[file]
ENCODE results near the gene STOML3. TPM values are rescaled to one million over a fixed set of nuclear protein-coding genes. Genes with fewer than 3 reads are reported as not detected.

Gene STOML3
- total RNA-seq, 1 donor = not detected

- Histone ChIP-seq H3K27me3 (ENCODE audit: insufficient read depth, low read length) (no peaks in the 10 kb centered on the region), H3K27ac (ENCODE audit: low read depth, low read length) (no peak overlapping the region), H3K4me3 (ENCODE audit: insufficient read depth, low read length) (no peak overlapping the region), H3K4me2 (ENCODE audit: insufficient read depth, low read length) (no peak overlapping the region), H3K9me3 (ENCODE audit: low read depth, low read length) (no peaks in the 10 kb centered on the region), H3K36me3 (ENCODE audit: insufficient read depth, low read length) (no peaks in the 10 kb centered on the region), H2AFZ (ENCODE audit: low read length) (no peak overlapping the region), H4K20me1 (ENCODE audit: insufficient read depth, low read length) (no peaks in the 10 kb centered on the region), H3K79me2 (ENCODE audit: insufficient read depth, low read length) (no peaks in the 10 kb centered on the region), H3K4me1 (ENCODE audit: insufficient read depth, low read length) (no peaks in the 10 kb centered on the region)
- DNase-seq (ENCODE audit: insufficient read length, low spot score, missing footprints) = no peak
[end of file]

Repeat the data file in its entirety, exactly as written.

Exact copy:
ENCODE results near the gene STOML3. TPM values are rescaled to one million over a fixed set of nuclear protein-coding genes. Genes with fewer than 3 reads are reported as not detected.

Gene STOML3
- total RNA-seq, 1 donor = not detected

- Histone ChIP-seq H3K27me3 (ENCODE audit: insufficient read depth, low read length) (no peaks in the 10 kb centered on the region), H3K27ac (ENCODE audit: low read depth, low read length) (no peak overlapping the region), H3K4me3 (ENCODE audit: insufficient read depth, low read length) (no peak overlapping the region), H3K4me2 (ENCODE audit: insufficient read depth, low read length) (no peak overlapping the region), H3K9me3 (ENCODE audit: low read depth, low read length) (no peaks in the 10 kb centered on the region), H3K36me3 (ENCODE audit: insufficient read depth, low read length) (no peaks in the 10 kb centered on the region), H2AFZ (ENCODE audit: low read length) (no peak overlapping the region), H4K20me1 (ENCODE audit: insufficient read depth, low read length) (no peaks in the 10 kb centered on the region), H3K79me2 (ENCODE audit: insufficient read depth, low read length) (no peaks in the 10 kb centered on the region), H3K4me1 (ENCODE audit: insufficient read depth, low read length) (no peaks in the 10 kb centered on the region)
- DNase-seq (ENCODE audit: insufficient read length, low spot score, missing footprints) = no peak